Looking for ways to safeguard your brand’s image, no matter who is creating your content? Learn how to build a solid brand identity by creating visual guidelines for your creative teams.

Brand identity is one of the most important components of the marketing engine. How a brand visually presents their business has a huge impact on audience’s recognition of the brand and their perception of the brand’s personality. It also helps them draw comparisons to competitors.

Marketers want audiences to engage with their brand by expressing thoughts or feelings towards their products, services, or initiatives. The responsibility to guide audiences to a proper understanding of a brand’s value lies with marketers. Strong visual content is a critical and effective way to create a brand identity.

However, producing consistently high quality visuals is not an easy task regardless if brands are using in-house, agency, freelance, or technology resources. All four types of resources come with their own production challenges. Here’s how to build an easy-to-understand and comprehensive set of visual guidelines to ensure consistently high-quality content.

Visual Guidelines Are Different Than Brand Guidelines

How to Establish Your Brand Identity with Visual Guidelines — Visual vs Brand Guidelines

Image via Rawpixel.com.

Develop your visual guidelines separately from but within the context of the brand guidelines. Generally speaking, the larger and more layered a business is the more they’ll need detailed visual guidelines. Also, the types of products or services they offer and who they sell to can determine how complex their visual guidelines are.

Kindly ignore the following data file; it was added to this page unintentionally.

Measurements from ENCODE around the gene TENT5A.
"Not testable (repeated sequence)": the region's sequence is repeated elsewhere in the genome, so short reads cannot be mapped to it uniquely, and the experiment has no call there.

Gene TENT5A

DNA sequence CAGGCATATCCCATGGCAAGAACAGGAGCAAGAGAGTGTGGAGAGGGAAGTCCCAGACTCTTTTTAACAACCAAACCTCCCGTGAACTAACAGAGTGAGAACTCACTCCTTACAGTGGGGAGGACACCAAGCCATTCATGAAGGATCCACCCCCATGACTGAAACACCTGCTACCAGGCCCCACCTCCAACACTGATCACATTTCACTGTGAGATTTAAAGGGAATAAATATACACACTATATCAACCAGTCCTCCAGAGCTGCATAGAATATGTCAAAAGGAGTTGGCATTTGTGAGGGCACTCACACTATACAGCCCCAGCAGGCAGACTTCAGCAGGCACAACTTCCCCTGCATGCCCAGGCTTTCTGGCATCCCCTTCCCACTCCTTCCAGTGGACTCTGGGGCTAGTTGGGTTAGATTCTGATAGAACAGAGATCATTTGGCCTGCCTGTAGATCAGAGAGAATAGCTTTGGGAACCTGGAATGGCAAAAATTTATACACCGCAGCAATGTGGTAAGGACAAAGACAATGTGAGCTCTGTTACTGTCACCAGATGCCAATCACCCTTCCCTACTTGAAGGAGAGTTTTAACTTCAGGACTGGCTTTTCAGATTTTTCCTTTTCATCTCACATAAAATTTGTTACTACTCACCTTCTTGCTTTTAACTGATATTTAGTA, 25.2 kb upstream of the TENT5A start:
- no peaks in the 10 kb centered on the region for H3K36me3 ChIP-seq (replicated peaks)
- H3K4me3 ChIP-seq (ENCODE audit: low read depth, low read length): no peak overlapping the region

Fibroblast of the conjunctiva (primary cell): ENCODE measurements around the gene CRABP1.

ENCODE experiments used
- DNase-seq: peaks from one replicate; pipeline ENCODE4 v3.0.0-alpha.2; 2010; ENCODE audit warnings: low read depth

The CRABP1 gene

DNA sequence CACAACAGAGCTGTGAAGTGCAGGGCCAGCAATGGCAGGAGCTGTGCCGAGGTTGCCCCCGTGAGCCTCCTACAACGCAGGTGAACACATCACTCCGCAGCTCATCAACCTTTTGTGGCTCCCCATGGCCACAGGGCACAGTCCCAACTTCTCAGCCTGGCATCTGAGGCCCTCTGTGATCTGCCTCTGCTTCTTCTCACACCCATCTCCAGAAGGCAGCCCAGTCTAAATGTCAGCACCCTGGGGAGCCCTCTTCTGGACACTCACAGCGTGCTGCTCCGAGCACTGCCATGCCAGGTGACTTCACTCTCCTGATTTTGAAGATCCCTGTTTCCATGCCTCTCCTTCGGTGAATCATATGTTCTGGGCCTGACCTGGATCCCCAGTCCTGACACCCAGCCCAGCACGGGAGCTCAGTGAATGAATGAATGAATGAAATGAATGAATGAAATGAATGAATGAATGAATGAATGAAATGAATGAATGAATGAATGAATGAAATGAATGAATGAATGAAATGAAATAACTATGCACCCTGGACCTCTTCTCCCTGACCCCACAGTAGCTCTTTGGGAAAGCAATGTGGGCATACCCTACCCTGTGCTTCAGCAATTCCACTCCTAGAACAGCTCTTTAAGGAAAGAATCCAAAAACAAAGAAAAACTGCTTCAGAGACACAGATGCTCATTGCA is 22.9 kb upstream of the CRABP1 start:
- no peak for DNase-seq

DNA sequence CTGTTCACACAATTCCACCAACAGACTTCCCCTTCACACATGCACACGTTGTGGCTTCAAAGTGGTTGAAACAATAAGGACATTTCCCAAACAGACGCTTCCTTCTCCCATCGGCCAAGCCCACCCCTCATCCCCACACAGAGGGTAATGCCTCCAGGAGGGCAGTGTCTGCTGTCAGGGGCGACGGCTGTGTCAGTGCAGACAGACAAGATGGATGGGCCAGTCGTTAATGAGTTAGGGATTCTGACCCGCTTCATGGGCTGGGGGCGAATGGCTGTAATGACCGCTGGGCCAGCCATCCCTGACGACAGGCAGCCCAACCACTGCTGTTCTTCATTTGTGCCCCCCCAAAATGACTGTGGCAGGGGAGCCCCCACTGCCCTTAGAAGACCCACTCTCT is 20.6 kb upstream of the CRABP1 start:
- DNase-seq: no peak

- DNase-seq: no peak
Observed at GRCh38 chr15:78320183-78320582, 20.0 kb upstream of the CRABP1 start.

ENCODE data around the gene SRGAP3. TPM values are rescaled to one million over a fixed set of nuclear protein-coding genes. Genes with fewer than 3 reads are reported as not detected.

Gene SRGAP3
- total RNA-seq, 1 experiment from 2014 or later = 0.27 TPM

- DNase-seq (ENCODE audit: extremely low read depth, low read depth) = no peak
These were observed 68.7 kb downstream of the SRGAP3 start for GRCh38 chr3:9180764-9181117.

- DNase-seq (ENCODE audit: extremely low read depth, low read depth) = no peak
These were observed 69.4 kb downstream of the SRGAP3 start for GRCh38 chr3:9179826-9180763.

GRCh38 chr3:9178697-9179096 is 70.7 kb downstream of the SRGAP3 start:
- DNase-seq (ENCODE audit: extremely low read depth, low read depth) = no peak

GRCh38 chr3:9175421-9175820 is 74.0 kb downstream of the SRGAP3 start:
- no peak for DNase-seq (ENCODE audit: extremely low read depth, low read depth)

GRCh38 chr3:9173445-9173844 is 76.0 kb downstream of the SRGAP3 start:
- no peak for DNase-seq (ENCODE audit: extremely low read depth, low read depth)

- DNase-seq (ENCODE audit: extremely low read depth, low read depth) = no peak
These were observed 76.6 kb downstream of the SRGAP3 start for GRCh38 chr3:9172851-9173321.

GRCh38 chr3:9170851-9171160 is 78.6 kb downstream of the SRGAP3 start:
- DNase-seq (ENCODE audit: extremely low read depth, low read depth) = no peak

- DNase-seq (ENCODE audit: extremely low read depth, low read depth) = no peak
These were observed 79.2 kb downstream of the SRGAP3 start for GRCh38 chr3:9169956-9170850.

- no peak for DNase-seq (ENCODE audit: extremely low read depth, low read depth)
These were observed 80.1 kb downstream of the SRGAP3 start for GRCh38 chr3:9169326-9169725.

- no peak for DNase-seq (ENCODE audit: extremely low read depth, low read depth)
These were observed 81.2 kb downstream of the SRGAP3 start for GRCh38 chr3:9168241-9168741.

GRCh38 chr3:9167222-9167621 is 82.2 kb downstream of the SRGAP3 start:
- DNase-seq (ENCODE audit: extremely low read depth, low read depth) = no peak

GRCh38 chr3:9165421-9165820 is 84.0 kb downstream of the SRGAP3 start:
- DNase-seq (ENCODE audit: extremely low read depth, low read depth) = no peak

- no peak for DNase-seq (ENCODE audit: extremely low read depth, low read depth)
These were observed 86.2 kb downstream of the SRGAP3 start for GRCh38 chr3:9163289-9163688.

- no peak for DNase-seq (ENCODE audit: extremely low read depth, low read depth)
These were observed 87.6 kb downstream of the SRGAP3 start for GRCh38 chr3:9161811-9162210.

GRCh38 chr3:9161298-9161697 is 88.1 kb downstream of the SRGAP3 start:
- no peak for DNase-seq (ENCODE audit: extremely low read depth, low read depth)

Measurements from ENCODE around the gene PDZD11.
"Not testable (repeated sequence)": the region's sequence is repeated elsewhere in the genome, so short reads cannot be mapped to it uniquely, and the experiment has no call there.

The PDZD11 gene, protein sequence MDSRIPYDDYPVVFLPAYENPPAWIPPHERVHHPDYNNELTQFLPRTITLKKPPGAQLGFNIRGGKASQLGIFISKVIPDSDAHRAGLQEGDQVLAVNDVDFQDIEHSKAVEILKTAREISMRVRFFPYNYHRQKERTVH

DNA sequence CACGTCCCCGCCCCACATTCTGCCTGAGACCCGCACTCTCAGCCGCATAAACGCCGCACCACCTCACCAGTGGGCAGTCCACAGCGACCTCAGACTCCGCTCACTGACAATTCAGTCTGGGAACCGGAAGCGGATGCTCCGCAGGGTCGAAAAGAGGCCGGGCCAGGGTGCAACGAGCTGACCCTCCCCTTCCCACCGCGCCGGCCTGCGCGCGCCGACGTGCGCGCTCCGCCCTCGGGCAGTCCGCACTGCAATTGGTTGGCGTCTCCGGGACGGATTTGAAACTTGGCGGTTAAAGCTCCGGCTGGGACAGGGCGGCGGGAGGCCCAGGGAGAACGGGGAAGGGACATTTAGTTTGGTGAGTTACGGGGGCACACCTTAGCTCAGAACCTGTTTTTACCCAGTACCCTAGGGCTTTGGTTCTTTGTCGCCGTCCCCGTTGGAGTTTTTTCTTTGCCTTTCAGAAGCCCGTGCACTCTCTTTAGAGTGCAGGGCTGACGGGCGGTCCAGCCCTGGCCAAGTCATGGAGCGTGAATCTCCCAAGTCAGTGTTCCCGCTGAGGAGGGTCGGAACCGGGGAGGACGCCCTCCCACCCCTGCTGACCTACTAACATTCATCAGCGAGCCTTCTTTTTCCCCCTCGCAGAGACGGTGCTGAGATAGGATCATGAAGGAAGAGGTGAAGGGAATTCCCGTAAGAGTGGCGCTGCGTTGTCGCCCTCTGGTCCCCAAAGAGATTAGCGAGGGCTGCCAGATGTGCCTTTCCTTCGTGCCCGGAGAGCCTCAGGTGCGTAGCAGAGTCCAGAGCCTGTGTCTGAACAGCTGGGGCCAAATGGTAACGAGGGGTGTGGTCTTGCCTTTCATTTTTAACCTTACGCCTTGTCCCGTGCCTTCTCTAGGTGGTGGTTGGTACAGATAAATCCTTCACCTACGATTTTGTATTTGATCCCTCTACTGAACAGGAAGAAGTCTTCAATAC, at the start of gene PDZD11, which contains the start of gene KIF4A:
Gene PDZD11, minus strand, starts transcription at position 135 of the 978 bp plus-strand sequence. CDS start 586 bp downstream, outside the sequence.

There are some important distinctions in how companies use brand guidelines and visual guidelines. Brand guidelines tend to be catch all and include a host of branding rules around logos, fonts, typography, colors, voice, and specifics. But, they often only touch the surface of visual considerations. Brand guidelines can be used by marketing partners, UI/UX teams, writers, marketing automation solutions, sponsors, influencers, and so many other diverse groups.

Visual guidelines have a more defined purpose in creating a brand identity. They’re specifically tailored to help the creative talent produce images and videos for the brand. For this reason, visual guidelines tend to focus more on technical considerations and details on how to compose and shoot photography or videography. They also outline audience personas as well as tone, messaging, and brand values or pillars.

For example, the following rules belong in visual guidelines but not in brand guidelines:

    • When featuring “x” product, ensure imagery includes a mix of diverse ethnicities between the 30 to 45 year old demographic